MIT add/drop system moves to digital format

New application is meant to reduce add/drop hassle

A new online application was introduced to the MIT community on January 27, allowing students to add, drop, and change courses via their own electronic submissions. A number of key forms are also expected to go paperless in the near future.

Information Services and Technology (IS&T) and the Registrar’s Office implemented the switch to the electronic forms. Online add/drop differs from the old procedure in that students have the freedom to add and drop without having to seek out professors’ signatures on hard copy forms turned in to the Registrar’s Office. All forms and digital signatures are handled through the program, notifying advisors (and in some cases, instructors) of the student’s request to add, drop, or change a unit.

“The digital environment enabled us to extend the deadline for student submittal until 11:59 p.m. No more running to shove the form under the Registrar’s door by 5 p.m.!” according to Mary R. Callahan, MIT’s Registrar, who explained that the deadlines were the only policy to change as a result of the new form system.

“A nice feature of the new system is that there is logic behind the deadlines for when a student can submit a particular transaction,” said Callahan. Sophomores, for example, were able to use the system to alter their exploratory option prior to the Registration Day deadline.

According to Eamon Kearns, Associate Director of Education Systems (part of IS&T), 30 freshmen were successfully able to drop courses through the online program during a pilot period held during the fall 2013 semester. “We were confident, based upon the pilot, that the app was ready to be deployed to the full community,” stated Kearns.

Students generally showed positive responses to the new add/drop system. “Tracking down a professor to sign a form was difficult. You don’t need that, it just made life more complicated,” said Scott A. Skirlo ‘13, a graduate student, when asked about his experience with add/drop. Skirlo also commented that the new interface is easy to use and a significant improvement from what he experienced as an undergraduate.

When asked about her experiences adding and dropping courses, Jazzmyne L. Washington ‘14 recalled a time when she was unable to find a professor for a drop signature, putting her in danger of failing that course. “During the semester professors are busy and people are dropping at random times,” Washington added. “The new online system is going to be much more convenient with all electronic forms; this is excellent for us.”

Other students were disappointed that the system was only launched midway through their academic careers. Grace Tuyiringire ‘14 said she would like to see other forms online in the future, commenting that the new add/drop program “is well overdue at MIT.”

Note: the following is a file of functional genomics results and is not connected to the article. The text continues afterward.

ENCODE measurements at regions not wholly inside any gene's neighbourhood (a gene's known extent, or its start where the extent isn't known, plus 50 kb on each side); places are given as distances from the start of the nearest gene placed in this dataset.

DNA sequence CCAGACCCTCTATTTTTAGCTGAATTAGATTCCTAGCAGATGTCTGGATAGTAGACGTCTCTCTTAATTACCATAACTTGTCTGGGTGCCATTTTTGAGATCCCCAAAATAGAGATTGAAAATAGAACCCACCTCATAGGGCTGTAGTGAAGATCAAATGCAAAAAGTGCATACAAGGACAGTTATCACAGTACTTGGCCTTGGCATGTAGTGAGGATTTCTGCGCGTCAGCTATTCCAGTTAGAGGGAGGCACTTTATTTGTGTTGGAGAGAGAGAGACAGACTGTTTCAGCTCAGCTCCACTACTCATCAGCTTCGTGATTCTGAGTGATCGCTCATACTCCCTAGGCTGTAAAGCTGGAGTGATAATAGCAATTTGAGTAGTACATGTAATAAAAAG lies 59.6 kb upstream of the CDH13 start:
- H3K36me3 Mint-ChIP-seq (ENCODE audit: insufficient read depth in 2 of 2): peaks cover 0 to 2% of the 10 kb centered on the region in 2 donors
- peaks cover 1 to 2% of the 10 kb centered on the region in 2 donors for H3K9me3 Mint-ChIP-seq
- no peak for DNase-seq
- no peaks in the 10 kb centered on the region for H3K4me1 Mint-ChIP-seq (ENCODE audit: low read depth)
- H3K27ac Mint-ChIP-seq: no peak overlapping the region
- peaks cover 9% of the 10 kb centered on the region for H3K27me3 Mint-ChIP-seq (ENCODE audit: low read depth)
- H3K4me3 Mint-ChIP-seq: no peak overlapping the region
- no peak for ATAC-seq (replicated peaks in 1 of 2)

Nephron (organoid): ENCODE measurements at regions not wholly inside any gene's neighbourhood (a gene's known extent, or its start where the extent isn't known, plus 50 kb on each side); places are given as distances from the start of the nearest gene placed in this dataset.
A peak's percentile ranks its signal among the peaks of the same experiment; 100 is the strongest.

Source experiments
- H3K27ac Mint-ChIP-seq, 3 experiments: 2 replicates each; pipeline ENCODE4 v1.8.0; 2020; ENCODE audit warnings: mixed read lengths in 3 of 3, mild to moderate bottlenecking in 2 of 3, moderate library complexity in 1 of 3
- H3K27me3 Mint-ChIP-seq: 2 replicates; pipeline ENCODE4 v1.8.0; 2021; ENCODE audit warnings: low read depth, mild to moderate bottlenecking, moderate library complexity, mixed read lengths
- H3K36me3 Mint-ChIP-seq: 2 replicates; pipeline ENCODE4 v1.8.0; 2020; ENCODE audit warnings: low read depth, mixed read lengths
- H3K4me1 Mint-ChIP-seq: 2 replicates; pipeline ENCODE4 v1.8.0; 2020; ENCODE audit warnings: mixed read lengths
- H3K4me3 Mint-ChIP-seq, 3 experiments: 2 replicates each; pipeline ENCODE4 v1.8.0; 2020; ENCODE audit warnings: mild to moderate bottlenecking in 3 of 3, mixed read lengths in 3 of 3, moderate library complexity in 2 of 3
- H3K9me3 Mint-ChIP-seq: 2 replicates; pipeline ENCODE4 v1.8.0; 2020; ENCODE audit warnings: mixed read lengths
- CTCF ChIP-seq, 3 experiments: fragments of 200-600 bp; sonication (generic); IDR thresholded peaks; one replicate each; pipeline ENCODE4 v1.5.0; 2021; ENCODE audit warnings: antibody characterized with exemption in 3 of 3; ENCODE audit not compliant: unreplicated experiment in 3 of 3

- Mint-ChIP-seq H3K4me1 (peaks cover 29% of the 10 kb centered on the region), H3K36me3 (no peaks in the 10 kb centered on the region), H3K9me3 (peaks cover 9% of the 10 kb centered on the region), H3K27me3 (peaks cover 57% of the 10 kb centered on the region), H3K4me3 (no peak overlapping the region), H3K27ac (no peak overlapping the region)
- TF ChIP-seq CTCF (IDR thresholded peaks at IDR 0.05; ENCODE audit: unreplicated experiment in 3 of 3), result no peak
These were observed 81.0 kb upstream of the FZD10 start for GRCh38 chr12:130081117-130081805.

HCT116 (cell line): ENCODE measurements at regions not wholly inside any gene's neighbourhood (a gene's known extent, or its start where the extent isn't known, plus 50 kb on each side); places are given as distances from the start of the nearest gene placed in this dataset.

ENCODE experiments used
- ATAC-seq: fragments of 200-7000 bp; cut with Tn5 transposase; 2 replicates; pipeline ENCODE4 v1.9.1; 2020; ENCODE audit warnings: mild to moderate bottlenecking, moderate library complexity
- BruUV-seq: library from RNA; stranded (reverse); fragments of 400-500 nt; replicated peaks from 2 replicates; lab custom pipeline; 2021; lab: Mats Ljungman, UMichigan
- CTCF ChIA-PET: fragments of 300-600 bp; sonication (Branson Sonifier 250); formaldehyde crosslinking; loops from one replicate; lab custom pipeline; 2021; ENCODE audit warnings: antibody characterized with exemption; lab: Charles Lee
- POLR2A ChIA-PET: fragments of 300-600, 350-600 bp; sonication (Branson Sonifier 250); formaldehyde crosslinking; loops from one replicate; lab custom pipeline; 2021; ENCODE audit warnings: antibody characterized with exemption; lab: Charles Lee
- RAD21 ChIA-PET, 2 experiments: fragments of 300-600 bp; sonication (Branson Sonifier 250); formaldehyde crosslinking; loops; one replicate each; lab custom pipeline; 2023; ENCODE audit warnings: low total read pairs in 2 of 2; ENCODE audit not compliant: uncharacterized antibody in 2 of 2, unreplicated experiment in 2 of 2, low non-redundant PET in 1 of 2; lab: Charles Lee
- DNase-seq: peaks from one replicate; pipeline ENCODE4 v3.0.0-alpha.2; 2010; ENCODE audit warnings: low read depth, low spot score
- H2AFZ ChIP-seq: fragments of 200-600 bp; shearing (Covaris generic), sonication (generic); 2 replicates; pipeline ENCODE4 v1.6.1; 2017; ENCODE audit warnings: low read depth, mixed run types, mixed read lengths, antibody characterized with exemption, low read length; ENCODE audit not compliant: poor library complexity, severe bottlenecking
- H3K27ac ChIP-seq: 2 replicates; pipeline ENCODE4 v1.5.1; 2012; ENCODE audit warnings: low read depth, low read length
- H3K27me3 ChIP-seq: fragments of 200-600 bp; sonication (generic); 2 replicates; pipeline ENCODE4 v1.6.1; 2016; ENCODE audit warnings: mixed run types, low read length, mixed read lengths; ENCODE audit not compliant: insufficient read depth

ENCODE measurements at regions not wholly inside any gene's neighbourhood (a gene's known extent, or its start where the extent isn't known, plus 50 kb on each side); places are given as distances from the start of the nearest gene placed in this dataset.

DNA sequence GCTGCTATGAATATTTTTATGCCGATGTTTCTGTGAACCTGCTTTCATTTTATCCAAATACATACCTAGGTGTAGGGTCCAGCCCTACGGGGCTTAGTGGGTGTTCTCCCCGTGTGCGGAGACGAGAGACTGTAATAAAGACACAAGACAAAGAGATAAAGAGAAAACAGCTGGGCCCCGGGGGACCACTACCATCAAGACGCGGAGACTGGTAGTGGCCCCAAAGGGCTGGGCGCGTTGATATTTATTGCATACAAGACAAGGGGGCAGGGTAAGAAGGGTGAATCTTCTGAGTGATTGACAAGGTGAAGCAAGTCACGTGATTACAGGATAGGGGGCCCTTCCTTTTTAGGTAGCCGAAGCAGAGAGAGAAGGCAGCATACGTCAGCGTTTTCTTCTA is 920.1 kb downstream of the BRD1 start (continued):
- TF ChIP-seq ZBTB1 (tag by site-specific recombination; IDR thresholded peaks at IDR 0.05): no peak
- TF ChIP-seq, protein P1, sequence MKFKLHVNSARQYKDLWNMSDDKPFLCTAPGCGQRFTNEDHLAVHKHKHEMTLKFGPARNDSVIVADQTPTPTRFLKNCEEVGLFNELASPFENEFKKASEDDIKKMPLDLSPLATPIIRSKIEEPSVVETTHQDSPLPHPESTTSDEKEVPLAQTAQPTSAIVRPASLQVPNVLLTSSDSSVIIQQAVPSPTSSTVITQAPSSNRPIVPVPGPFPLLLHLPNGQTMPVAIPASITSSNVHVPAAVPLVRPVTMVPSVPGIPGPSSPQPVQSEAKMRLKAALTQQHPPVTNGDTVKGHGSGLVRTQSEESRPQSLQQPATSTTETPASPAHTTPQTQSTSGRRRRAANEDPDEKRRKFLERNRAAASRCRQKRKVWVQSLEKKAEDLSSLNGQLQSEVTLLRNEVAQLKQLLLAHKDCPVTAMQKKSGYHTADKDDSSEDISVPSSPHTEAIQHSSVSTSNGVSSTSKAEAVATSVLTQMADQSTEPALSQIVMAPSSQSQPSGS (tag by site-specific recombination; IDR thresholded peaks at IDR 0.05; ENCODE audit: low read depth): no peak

Kearns told The Tech that more forms are likely to come. “Our goal is to roll out several additional forms in the next year, including the HASS concentration form, late add/drop petition, and the Dean for Graduate Education petition,” he said.

“The add/drop form involves a complex workflow, which will pave the way for future forms and petitions to utilize the framework developed in this app,” Callahan said.

The difficulty of creating the online version may be the reason the deployment only came out recently.

“The paper add/drop provided the option of changing grading status, such as selecting listener or junior/senior P/D/F and adjusting units, and the digital version affords the same opportunities,” Callahan explained. “When these and all of the nuances of add/drop are taken into consideration, it is clear why this form was complex to digitize.”

“Once we determined the common framework required for supporting multiple forms and petitions, we focused on delivering the specific add/drop functionality, which took 9 months,” said Kearns.

Callahan also stressed that administrators spent a great deal of time listening to faculty and student “add/drop pain points.” “Add/drop impacts a large segment of the community and our focus is on improving the student experience,” Callahan said. “We are so excited to be able to provide this service to our students and faculty. Our goal is to enhance the student-advisor relationship by providing a coherent user experience that is efficient and fun to use.”

Anonymous about 10 years ago

There might be good reasons to eliminate the requirement to get a professor's signature. But it's annoying when limitations of new technology dictate changes in policy.

What's the real reason they eliminated the professor signoff? Did whoever's in charge think it was important to make that change? Or did they just not bother to implement that feature in the online add/drop form?

Erik Demaine about 10 years ago

Anonymous: I think you may be confused -- professors still "sign off", it's just digital instead of physical. This is really handy, especially when professors or students are traveling, making a physical meeting difficult, but an email discussion still easy.

Anonymous about 10 years ago

Ok. Thanks for clarifying -- the article didn't explicitly say that.